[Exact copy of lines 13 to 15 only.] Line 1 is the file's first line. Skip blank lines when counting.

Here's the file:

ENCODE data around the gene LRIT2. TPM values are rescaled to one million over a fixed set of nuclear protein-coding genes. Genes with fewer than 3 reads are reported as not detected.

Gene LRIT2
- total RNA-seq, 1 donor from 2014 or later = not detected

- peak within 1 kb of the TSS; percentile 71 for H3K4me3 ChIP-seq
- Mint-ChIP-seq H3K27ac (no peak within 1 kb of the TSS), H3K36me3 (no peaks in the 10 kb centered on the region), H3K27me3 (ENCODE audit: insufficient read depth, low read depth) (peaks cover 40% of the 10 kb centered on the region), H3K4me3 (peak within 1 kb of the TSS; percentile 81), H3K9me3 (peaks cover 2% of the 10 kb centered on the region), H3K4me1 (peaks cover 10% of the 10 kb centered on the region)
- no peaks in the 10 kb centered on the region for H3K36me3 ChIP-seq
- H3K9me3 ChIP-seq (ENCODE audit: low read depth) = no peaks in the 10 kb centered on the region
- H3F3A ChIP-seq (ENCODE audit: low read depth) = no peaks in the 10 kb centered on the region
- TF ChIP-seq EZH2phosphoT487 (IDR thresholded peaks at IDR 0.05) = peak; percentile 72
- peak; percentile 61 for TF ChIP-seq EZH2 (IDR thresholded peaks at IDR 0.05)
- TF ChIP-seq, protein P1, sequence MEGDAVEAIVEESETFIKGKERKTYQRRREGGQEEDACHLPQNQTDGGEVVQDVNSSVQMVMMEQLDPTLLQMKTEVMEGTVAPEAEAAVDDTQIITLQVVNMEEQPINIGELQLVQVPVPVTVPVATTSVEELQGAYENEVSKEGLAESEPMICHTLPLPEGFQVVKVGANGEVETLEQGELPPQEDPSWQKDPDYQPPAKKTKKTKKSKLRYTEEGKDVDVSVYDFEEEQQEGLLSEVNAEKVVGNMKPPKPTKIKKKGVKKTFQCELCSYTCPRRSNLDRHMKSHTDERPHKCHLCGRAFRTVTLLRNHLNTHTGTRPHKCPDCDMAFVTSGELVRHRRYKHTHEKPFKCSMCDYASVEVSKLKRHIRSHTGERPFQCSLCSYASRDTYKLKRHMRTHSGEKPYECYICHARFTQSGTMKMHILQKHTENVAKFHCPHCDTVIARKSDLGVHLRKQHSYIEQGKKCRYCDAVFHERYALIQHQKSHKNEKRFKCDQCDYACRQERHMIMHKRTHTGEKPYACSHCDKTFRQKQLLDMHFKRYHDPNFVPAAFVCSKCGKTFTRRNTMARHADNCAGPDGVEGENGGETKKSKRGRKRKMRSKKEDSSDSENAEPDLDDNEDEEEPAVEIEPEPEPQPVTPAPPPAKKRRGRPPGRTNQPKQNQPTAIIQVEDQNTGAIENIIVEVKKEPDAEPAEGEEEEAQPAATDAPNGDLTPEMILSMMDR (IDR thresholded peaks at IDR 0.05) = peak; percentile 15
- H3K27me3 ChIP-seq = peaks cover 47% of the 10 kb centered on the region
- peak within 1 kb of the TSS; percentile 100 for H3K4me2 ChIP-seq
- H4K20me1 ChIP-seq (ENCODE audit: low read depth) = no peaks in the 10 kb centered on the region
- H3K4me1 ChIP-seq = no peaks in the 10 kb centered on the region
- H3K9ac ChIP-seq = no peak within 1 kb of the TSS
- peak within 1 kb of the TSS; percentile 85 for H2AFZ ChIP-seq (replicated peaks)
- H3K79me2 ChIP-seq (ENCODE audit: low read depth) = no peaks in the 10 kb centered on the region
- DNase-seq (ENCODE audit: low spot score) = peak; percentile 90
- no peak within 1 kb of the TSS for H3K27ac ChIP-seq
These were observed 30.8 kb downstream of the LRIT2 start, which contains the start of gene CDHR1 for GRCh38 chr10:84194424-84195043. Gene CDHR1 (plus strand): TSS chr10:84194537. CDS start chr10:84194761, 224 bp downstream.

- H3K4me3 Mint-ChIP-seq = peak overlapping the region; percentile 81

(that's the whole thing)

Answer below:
- peak within 1 kb of the TSS; percentile 100 for H3K4me2 ChIP-seq
- H4K20me1 ChIP-seq (ENCODE audit: low read depth) = no peaks in the 10 kb centered on the region
- H3K4me1 ChIP-seq = no peaks in the 10 kb centered on the region